The student news site of Guilford College

The Guilfordian

The student news site of Guilford College

The Guilfordian

The student news site of Guilford College

The Guilfordian

Conversation about caf employee treatment starved

I was delighted to return from a semester abroad in London to a new food provider. I was very hopeful when Meriwether Godsey was chosen because I wanted a food provider that adheres to Guilford’s core values of equality, diversity and just social awareness and of course quality and a better selection in food. As an active news writer for the Guilfordian, I had been following closely the developments that led to hiring Meriwether Godsey, and since, I have been trying to monitor the concerns that were raised about Sodexho and how they have been addressed or not addressed by our new food provider. Last year I wrote three articles that track the process.

These articles helped put things in perspective and reminded our community of the importance of holding our dining providers accountable to the promises that they made by signing the contract and by choosing to work with Guilford-a Quaker school, guided by Quaker core values. I keep these ideals in mind when critiquing Meriwether Godsey’s progress, services and the treatment of workers.

The first three factors are simple and can be monitored fairly easily.

When it comes to food quality, variety and environmental sustainability, Meriwether Godsey surpasses Sodexho by far. This is generally undisputed. While there is always room for improvement, I am satisfied by Meriwether Godsey’s food simply because it is better than Sodexho’s.

I will leave food and renovation issues for a different article because monitoring them is easy.

However, when it comes to monitoring and critiquing concerns about workers’ rights, I am faced with several fundamental barriers that put a halt to my research or at the very least, slow it down immensely.

This year I am faced with the same limitations that I was faced with when I was trying to cover articles on Sodexho’s treatment of workers: the dining staff is not comfortable discussing this issue because their jobs could be in jeopardy if they say anything unfavorable about Meriwether Godsey.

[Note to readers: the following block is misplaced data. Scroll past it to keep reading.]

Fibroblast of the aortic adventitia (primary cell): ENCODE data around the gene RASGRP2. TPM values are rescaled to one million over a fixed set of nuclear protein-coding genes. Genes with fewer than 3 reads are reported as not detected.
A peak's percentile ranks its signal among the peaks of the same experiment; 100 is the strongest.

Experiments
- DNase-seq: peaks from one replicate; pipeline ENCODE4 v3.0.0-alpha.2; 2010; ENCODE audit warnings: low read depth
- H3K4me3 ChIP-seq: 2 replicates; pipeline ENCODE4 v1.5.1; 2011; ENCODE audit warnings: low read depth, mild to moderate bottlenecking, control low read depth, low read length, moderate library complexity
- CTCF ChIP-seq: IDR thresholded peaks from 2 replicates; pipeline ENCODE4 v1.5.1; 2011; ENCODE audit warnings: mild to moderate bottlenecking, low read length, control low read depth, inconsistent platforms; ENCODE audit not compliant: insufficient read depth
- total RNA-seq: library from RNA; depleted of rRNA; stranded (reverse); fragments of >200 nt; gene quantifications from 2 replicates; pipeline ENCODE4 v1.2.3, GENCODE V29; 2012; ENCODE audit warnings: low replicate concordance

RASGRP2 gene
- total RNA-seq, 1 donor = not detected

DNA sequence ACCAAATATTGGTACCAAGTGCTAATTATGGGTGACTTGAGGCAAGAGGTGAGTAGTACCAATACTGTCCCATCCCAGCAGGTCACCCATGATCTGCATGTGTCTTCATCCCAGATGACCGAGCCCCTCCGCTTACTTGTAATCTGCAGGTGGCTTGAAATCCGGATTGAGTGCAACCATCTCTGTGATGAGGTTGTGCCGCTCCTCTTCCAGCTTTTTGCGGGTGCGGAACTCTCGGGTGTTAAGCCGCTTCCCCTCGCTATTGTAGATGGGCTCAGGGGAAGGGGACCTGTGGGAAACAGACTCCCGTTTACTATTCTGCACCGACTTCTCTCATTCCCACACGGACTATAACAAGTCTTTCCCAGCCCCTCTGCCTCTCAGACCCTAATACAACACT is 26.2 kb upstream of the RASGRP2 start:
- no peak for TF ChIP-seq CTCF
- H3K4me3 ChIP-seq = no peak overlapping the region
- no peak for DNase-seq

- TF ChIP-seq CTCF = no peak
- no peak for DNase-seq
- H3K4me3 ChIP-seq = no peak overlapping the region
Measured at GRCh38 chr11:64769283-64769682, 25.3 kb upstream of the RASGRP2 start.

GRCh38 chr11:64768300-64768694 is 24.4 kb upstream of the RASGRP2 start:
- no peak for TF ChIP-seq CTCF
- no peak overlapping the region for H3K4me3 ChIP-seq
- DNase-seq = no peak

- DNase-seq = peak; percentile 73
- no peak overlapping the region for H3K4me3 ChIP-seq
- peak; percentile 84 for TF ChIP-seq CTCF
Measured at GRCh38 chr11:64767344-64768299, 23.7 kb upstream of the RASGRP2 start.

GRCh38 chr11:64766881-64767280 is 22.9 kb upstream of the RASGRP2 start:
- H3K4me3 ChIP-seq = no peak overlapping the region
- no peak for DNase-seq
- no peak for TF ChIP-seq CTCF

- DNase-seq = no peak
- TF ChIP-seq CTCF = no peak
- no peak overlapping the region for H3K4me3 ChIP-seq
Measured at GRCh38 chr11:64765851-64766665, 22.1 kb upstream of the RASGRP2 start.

Last year the dining staff was officially restricted from talking to reporters, which made holding Sodexho accountable for their racist and unfair practices almost impossible. Likewise, determining the degree to which these practices were happening and those responsible for them was extremely difficult.

Those who are willing to have these conversations with community members or reporters about these issues must remain anonymous, and rightfully so. Race issues are even more sensitive and warrant a fear of expression that is even more intense.

The best I can do is to observe.

I am concerned by the long lines (especially at the grill) that undoubtedly put great pressure on the staff. Based on my observations and discussion with students, I have concluded that there is a problem with under-staffing.

I am also concerned with the long hours that many workers put in.

I have concluded that the dining staff is over-worked.

I am not alone in my observations.

Many of the anonymous comments left at the grill addressed these issues: “Thank you all for working so hard. We know the hours can be hard but be really do appreciate it!” wrote one student. Another wrote, “Thank you for everything you do and sorry for those who don’t appreciate the time you put in. We love you.”

The cycle of silence and intimidation (whether intentional or not) is very problematic and it has been and still is an inevitable barrier when it comes to holding employers accountable and ensuring the happiness of the workers and the fairness and equality in their treatment.

This cycle needs to be broken. However, the means by which it is to be broken are up for debate.

Leave a Comment
More to Discover

Comments (0)

The Guilfordian intends for this area to be used to foster healthy, thought-provoking discussion. Comments are expected to adhere to our standards and to be respectful and constructive. As such, we do not permit the use of profanity, foul language, personal attacks, or the use of language that might be interpreted as libelous. Comments are reviewed and must be approved by a moderator to ensure that they meet these standards. The Guilfordian does not allow anonymous comments, and requires a valid email address. The email address will not be displayed but will be used to confirm your comments.
All The Guilfordian Picks Reader Picks Sort: Newest

Your email address will not be published. Required fields are marked *